People who have spiritual beliefs, although not necessarily linked to a religion, have 50% more risk of presenting anxiety disorder, among other mental problems, according to researchers from University College London .
Michel King, director of the study published in the British Journal, explains that spiritual people, unlike atheists, agnostics or religious, are more likely to suffer anxiety disorder, phobias and neurosis, eating disorders and problems of drug , according to the newspaper telegraph.co.uk
The study is based on a survey of 7,403 men and women randomly selected in England, who were questioned about their spiritual and religious beliefs, as well as their mental state.
Of the participants, 35% described themselves as "religious", that is, they attend a church, mosque, synagogue or temple. Five out of six of this group were Christians.
About 46% described themselves as neither religious nor spiritual, while the remaining 19% said they had spiritual beliefs, but did not adhere to a particular religion.
The members of the latter group were 77% more likely than others to be dependent on drugs, 72% more likely to suffer from a phobia, and 50% more likely to have a anxiety disorder generalized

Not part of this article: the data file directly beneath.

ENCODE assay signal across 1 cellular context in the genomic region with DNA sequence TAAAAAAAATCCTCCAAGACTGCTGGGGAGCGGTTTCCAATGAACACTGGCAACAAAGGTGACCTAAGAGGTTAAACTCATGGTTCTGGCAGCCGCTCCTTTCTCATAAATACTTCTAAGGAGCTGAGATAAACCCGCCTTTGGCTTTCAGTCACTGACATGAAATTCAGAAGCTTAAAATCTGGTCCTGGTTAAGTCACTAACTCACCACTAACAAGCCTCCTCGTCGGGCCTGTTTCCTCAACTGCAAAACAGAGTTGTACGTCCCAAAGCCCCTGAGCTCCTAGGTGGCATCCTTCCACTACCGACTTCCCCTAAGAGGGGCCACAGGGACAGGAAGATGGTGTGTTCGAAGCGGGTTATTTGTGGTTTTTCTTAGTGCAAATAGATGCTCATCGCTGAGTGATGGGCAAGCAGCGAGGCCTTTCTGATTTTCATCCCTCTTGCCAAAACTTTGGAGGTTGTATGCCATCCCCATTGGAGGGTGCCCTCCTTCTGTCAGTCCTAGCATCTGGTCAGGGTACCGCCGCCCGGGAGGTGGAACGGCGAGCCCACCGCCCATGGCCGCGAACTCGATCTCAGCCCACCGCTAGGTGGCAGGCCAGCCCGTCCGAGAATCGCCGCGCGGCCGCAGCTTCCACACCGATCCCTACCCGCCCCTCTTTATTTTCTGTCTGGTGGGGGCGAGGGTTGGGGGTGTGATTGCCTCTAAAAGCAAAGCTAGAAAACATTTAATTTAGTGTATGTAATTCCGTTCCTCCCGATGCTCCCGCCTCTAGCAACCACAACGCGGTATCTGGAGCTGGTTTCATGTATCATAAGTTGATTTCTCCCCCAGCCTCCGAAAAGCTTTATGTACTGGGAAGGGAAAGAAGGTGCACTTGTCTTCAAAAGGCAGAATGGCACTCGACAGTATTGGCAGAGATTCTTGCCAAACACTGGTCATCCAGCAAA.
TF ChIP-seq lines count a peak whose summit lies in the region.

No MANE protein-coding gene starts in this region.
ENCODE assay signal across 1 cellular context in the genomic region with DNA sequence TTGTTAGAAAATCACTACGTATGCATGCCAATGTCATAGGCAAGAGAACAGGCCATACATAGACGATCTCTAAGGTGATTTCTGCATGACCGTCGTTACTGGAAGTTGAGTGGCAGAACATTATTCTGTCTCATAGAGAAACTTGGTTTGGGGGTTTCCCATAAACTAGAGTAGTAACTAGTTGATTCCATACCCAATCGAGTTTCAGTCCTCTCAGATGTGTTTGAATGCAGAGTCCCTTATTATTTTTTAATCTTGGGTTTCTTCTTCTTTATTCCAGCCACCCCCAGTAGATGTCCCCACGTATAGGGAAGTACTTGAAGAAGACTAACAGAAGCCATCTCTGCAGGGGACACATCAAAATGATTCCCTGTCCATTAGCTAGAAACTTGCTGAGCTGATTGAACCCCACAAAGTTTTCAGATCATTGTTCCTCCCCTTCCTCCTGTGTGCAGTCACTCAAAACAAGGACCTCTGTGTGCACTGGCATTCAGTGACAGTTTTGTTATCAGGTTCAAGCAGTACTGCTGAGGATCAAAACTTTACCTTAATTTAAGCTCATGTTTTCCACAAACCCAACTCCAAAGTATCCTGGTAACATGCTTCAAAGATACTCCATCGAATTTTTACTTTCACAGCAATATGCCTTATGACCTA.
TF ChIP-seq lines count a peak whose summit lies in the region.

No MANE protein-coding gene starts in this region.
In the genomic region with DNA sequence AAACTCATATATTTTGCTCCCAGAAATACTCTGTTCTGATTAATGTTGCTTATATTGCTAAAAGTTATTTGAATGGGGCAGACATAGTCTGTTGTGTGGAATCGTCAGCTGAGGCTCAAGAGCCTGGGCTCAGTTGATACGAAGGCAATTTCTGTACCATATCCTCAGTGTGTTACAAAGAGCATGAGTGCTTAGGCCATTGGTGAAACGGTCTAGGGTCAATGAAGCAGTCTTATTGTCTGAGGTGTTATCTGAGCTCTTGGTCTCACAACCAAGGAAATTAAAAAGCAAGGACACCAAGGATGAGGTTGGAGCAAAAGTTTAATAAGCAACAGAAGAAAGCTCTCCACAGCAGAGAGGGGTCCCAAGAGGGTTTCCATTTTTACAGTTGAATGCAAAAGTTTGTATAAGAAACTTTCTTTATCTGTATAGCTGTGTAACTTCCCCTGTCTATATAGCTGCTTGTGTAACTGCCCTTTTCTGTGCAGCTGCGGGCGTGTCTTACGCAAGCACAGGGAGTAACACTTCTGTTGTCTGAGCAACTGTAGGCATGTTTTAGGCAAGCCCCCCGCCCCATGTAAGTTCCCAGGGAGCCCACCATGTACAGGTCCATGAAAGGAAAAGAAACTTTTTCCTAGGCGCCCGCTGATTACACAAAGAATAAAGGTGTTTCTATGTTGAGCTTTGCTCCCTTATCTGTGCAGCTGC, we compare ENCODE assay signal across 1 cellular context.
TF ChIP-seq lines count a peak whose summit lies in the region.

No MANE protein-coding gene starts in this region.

They were also 40% more likely to be receiving treatment with psychotropic drugs, and at 37% higher risk of neurotic disorder .
Researchers still do not have the certainty of the causes that cause greater risks in spiritual people to compromise their mental health, with conditions such as anxiety disorder .
However, according to the BBC, these could be because people with spiritual beliefs, but not religious beliefs, are less exposed to mental challenges. In addition, this study seems to reveal a clear relationship between religious belief and happiness, which could be a determining factor.